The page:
I cannot imagine that designating and transforming a single room for prayer at each of the major buildings at KAIST would be a politically or financially daunting task for the school’s administration. It should have happened a long time ago to serve a significant portion of the student body. I urge the administration to improve the daily quality of life of KAISTians from the basics, starting with minor but crucial tasks like building or designating prayer rooms at KAIST.

 

Getting to Know the Muslim Students Association

By Ada Carpenter Assistant Editor-in-Chief

The KAIST Herald spoke to three members of MSA, each at different stages of their academic lives: Aamir Malik is a PhD student, Ayesha Zia is a last-semester MS student, and Manahil Imran is a second-semester undergraduate student.

What activities or support does MSA provide for Muslim students here at KAIST?

AM: All Muslim students have certain [needs]: we eat halal food, and we pray five times a day. That’s obviously hard for people working in graduate labs, as they can’t go back to their dormitory for the prayer. So we use our clubroom as a [makeshift] prayer room. Also, although the ICD holds a congregation prayer on Fridays, during the semester it is hard for every student to attend so we arrange a small group-prayer in our clubroom every week.

We have other activities, such as lectures on stress management and dealing with research troubles, leadership training events, as well as a welcome party for new students every semester. During Ramadan, [our period of fasting], we also provide basic iftar, the meal to break the fast, for all members for the whole month.

We now plan to extend our scope, maybe doing some volunteer activities to give back to the community. We recently got in touch with some Korean Muslims here in Daejeon, [and we hope to] volunteer in elementary schools to give brief introductions to different cultures. We also want to interact with other Korean clubs here and do some collaborative activities.

How do you fund all these events?

AM: KAIST gives us a budget for the whole year, but generally our activities go beyond the administration funding, which is quite limited. We don’t charge a regular club fee but [many people] contribute for specific things such as iftar meals, our welcome party for newcomers, and trips.

What challenges do you face as Muslims in KAIST?

MI: We need to organize our time for prayers. Lecture times allow me to pray in between, but sometimes it’s very busy.

AZ: Food options are very limited — Pulbitmaru isn’t good enough quality and it’s expensive to eat every day. Cooking, even if you have access to the kitchen, also takes so much time. It would be good if there were kitchens in dorms.

AM: [The KAIST administration] should ensure that every cafeteria on campus serves halal options.

MI: [During exam week] and busy times, it’s difficult to have to go back to dorm to pray. Although we also have our clubroom, it would be much better for us to have a room in the library to be able to pray, so we are not wasting precious study time going back and forth. In the new library, though they made a global lounge, they didn’t really consider religion. They could make a multi-religion room here for prayer.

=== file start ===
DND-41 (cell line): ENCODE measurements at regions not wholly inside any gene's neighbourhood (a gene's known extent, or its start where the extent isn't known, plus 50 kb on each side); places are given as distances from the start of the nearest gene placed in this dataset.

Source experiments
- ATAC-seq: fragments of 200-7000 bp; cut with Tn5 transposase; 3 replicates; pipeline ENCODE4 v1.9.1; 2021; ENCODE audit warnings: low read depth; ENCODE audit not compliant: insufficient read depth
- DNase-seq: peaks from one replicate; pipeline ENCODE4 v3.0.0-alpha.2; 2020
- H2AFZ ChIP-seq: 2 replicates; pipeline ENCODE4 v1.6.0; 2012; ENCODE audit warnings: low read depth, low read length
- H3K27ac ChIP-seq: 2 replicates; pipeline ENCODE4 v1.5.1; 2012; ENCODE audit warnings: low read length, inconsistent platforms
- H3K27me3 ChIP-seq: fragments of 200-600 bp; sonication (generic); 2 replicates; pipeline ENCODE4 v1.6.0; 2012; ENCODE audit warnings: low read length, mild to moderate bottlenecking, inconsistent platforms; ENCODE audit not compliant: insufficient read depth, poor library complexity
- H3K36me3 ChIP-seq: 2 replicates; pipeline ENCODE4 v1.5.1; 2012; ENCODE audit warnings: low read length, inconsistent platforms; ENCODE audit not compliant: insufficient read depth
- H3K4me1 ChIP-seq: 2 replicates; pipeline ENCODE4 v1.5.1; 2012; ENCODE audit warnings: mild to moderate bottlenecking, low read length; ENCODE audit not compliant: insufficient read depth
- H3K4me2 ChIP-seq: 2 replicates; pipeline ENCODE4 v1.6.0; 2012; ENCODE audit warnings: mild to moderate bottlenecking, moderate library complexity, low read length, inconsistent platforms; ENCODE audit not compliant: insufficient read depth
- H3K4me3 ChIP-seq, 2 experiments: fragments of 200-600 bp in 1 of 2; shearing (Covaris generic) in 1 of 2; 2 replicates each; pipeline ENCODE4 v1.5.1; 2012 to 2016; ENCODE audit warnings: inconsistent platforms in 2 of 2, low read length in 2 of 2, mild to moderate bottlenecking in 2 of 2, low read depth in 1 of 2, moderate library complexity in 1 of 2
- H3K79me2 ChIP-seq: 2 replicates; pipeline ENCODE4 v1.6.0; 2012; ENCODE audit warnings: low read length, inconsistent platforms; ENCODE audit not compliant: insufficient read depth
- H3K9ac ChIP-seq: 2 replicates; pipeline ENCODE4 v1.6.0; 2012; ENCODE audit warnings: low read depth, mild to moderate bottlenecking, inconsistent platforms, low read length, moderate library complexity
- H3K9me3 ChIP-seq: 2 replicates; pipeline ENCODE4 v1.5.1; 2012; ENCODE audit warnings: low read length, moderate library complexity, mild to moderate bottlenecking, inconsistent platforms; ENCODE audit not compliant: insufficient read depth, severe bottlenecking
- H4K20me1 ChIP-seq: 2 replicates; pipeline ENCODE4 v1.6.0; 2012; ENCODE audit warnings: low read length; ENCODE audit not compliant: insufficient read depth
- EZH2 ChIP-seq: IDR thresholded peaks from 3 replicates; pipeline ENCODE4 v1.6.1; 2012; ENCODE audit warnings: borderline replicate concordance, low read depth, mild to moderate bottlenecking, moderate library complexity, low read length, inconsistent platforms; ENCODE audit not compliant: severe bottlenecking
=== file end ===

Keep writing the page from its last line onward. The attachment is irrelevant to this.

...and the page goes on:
AZ: I feel like KAIST is very welcoming to other national cultures, but not very welcoming to other religions. For all events in different religions, such as Eid, we should make them more as events on campus by decorate places or serve special food in the cafeteria.

AM: They could even just start by sending a happy message from the president through email. It would show that the administration cares about us as students rather than numbers.

The whole international community here is growing exponentially. Is diversity of religion also included? Is the international community accepting of Islam and different religions?

MI: Though the international community is growing, I don’t think diversity is increasing — if anything, the larger groups of students from one country means there’s more separation.

AZ: But Korea is very safe. Within KAIST, I don’t feel like there is racism or islamophobia.

AM: The problem is not necessarily because of the administration. But they don’t have a clear policy about how to integrate the international students. They only view us as a number to better their ranking. It’s not good to promote just country-based communities with ISSS funding — they should instead encourage diversity between different countries.

AM: The second thing is that KAIST doesn’t encourage religious debate. Although there are groups like MSA and KIC [amongst others], they never encourage open discussion of certain issues. Koreans are not really aware of them. They’re shy to use English and don’t like to express their feelings towards internationals. Although, I heard, there was a debate about Muslim students between Korean students on online forums, it excluded the input of any actual Muslim student. There should be more of an open communication.

Any final messages to the KAIST community?

AM: We plan to open MSA to other clubs and other groups — we want to build awareness and make a positive image of Muslims in Korea, to show the true side of Islam that is not often portrayed in the media.

Yehhyun Jo / Ada Carpenter Archives